ure and forest rights, ami the use of
Polish language instead of the
Russian in village affairs these are
among the varied demands of the
7,000,000 peasants in Poland.
Hitherto they have kept quiet,
much to the relief of the authorities.
But socialistic ngitators have been
busy and their efforts have met
with success. The peasant is slow
to move, but once started it is diffi
cult to hold him back. The Rus
sian authorities realize this, and are
much more concerned over the
present agitation than over all the
ordinary labor strikes which have
yet taken place.
Of all the peasants' demands, the
most important relates to the lang
uage question. The peasants have
discovered thru there Is nothing In
the law Against the use of Polish
in local government afTairs, and
they bitlctly resent the action of the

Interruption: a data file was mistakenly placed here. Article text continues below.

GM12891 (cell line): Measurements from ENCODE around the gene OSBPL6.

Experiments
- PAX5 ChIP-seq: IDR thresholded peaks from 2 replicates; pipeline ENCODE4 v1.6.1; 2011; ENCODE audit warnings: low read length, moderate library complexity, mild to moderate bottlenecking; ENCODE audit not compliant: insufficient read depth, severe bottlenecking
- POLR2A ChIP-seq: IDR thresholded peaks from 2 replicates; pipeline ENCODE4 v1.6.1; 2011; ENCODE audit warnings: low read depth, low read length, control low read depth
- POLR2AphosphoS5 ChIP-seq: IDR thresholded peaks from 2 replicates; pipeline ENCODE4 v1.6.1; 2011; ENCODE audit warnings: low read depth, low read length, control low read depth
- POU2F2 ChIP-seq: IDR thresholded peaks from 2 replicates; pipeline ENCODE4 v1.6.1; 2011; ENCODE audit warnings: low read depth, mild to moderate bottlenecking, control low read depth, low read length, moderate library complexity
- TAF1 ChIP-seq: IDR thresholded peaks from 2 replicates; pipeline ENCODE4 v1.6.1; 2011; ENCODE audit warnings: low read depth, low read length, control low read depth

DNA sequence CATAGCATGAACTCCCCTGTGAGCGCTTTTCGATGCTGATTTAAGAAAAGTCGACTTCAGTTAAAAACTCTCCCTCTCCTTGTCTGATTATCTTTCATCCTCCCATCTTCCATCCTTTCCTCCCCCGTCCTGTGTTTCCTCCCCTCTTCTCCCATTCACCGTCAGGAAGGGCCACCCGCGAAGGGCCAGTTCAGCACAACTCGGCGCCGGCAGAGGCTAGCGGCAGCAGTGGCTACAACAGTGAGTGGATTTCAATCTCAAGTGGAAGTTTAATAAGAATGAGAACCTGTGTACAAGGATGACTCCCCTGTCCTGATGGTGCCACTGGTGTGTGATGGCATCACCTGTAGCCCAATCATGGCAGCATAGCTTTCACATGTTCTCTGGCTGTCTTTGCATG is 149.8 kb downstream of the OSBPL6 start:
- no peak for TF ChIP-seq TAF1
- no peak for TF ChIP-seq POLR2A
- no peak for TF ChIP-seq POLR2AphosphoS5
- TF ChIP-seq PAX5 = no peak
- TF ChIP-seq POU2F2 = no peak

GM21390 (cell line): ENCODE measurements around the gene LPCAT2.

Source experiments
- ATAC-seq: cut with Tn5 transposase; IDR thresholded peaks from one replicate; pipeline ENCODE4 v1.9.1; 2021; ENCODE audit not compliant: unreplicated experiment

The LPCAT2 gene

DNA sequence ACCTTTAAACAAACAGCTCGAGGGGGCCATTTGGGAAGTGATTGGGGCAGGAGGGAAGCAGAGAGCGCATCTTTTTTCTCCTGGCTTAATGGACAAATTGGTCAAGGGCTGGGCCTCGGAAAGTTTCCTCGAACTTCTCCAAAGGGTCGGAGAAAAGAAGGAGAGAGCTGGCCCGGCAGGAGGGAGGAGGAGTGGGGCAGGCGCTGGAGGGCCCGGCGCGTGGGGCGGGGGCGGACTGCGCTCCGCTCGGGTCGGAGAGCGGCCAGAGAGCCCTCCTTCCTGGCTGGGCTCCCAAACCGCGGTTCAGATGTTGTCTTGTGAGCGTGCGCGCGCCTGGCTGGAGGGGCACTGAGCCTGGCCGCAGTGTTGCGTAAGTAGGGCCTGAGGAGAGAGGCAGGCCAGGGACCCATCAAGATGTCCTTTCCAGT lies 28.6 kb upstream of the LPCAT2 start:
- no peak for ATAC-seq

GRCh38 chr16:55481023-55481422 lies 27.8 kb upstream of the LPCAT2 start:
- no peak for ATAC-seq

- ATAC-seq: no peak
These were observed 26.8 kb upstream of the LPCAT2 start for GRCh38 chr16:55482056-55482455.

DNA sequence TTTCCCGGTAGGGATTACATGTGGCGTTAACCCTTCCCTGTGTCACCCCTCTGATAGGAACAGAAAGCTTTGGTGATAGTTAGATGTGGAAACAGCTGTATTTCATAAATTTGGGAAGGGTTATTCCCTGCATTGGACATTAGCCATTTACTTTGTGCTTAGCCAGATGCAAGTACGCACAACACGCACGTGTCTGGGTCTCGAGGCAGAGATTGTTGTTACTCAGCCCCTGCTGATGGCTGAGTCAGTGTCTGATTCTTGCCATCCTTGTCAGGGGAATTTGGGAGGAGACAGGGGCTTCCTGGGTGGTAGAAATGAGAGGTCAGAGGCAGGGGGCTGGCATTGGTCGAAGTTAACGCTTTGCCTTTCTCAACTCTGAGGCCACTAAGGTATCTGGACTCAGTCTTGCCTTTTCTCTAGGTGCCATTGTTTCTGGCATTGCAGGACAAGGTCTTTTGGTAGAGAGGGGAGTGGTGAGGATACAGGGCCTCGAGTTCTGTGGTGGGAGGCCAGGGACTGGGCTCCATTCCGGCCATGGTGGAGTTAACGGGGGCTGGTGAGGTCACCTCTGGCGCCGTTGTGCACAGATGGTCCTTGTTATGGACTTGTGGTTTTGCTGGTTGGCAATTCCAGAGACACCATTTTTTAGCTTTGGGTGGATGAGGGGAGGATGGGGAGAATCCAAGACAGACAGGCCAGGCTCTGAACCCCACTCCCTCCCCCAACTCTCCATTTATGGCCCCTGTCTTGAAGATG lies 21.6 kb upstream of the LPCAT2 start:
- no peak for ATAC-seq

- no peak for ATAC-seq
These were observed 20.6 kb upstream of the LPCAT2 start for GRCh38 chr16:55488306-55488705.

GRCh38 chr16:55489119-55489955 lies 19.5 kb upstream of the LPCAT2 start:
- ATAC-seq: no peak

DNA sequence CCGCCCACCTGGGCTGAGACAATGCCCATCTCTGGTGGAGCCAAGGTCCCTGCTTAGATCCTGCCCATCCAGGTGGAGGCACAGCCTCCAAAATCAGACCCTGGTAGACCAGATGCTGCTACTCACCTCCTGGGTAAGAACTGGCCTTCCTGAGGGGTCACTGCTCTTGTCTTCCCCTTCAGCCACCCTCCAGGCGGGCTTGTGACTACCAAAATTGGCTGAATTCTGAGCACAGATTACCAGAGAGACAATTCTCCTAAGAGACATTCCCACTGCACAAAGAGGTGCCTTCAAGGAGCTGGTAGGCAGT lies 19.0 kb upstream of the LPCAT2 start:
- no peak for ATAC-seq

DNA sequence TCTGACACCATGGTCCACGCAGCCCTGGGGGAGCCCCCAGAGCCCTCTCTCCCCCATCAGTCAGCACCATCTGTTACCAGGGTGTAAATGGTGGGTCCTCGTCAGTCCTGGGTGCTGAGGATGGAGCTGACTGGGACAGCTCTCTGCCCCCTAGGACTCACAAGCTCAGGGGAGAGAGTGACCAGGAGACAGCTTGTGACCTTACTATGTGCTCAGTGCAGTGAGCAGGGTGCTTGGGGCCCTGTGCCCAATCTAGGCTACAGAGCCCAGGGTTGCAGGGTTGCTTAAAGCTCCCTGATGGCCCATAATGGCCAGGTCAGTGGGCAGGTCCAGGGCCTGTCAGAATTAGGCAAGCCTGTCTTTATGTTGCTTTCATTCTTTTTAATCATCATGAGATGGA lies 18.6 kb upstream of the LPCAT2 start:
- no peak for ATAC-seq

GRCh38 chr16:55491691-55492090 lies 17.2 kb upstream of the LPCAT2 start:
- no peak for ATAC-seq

petty Russian officials in forcing
their language upon them to the
exclusion of the peasants' mother
tongue. Only the other day a
peasant was waiting his turn in a
village post office, and hearing that
the official at the window was un
able to give a customer change,
volunteered to lend him some small
coins. The official whom he was
trying to oblige promptly fined him
three roubles ($1.50) for speaking
Polish in a government office. The
peasant felt none the less aggrieved
when he remembered that the afore
said fine would go into the pocket
of the official. Such an incident is
by no means uncommon and does
not tend to promote pleasant rela
tions between the peasants and the
Russian local official world.
Appropriations Tor School Mouses.
Honolulu, May 8. On second
reading of the loan appropriation
bill, the Senate moved to raise the
Ililo government building item
from $42,000 to $50,000. Lost.
North Kona got $8,000 for a court
house and jail, and Maui and Kauai
$25,000 each for public buildings.
The item of $300,000 for extension
of the Honolulu wharf system
passed as in the bill.
The item of educational buildings
in Oahu caused a very long discus
sion and was finally passed at $28,